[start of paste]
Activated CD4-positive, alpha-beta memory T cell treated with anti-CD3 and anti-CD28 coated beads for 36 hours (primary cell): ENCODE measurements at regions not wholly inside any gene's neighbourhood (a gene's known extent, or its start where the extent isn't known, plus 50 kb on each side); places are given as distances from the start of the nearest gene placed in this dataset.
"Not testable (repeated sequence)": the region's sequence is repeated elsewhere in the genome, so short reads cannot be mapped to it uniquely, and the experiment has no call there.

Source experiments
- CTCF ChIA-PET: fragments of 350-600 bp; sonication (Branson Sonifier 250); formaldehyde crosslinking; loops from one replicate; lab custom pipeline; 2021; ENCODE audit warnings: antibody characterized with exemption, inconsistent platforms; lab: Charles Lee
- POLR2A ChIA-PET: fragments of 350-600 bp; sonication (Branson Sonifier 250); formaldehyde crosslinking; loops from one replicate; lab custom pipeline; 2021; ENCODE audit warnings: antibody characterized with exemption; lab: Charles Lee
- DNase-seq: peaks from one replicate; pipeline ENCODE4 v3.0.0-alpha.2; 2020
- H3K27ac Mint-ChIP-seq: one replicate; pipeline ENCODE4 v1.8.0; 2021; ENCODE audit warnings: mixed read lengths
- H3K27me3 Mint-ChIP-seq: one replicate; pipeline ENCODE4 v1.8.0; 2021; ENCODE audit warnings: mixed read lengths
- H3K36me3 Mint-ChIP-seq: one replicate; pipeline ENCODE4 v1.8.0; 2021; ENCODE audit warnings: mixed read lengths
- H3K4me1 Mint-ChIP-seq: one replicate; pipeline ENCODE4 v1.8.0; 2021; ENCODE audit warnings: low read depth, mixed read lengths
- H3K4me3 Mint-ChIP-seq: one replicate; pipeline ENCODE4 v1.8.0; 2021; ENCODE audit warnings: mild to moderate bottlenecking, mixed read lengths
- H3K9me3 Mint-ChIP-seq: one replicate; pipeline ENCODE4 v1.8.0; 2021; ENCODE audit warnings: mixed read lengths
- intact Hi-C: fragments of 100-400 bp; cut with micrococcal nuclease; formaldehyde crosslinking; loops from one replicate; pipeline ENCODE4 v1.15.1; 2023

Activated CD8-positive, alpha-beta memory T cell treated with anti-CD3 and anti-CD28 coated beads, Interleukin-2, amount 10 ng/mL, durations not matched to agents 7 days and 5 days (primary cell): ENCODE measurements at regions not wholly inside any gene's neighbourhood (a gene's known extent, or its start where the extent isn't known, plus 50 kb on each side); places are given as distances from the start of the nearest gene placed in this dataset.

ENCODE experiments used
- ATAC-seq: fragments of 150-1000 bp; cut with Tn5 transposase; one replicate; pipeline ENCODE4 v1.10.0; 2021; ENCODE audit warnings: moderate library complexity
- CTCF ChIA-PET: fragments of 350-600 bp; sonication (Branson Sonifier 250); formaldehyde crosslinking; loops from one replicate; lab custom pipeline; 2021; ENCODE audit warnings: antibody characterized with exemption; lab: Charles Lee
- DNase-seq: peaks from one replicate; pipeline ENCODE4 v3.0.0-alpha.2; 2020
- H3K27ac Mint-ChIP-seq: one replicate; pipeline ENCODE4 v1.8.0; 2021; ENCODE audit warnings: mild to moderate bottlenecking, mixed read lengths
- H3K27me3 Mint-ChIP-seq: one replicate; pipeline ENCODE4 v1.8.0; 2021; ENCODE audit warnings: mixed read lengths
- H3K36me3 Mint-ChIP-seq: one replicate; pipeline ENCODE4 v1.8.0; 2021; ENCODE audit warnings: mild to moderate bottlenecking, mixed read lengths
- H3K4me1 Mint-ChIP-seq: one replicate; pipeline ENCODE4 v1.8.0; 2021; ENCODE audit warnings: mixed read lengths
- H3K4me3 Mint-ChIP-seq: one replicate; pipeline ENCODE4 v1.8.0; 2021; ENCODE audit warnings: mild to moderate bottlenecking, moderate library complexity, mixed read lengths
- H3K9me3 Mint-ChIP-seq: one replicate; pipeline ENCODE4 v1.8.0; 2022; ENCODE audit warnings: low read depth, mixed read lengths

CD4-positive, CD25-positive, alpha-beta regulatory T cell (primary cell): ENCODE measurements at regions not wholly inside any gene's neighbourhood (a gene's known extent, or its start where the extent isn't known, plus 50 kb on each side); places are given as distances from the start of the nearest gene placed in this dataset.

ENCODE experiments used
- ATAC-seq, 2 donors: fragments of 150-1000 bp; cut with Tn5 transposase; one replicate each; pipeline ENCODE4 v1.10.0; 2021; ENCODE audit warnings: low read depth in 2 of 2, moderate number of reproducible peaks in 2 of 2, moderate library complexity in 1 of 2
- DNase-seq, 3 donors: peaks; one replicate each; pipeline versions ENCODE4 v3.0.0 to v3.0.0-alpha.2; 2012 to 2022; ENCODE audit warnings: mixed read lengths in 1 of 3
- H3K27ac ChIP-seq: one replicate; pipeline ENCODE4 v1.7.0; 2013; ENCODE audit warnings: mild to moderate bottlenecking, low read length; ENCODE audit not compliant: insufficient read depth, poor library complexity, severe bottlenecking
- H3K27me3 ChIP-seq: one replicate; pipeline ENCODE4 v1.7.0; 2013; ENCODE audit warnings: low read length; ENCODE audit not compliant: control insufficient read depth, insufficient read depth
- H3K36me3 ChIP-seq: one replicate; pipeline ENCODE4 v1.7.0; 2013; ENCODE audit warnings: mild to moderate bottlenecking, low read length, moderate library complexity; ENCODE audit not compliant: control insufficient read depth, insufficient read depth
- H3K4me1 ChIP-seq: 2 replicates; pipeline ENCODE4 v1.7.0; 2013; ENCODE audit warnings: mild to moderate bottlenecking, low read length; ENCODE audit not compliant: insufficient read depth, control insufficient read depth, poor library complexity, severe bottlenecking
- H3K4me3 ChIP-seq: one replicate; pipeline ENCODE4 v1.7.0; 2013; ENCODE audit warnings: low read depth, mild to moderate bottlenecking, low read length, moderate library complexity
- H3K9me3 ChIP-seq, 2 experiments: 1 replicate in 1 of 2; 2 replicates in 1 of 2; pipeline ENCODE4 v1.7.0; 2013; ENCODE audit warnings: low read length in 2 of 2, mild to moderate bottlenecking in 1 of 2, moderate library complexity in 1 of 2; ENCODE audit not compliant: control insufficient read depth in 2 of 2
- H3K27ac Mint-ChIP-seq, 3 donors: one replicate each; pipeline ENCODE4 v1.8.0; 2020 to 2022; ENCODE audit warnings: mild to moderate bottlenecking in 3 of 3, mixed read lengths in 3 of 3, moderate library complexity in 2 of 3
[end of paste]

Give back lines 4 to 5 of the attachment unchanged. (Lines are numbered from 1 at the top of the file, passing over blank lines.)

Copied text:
- CTCF ChIA-PET: fragments of 350-600 bp; sonication (Branson Sonifier 250); formaldehyde crosslinking; loops from one replicate; lab custom pipeline; 2021; ENCODE audit warnings: antibody characterized with exemption, inconsistent platforms; lab: Charles Lee
- POLR2A ChIA-PET: fragments of 350-600 bp; sonication (Branson Sonifier 250); formaldehyde crosslinking; loops from one replicate; lab custom pipeline; 2021; ENCODE audit warnings: antibody characterized with exemption; lab: Charles Lee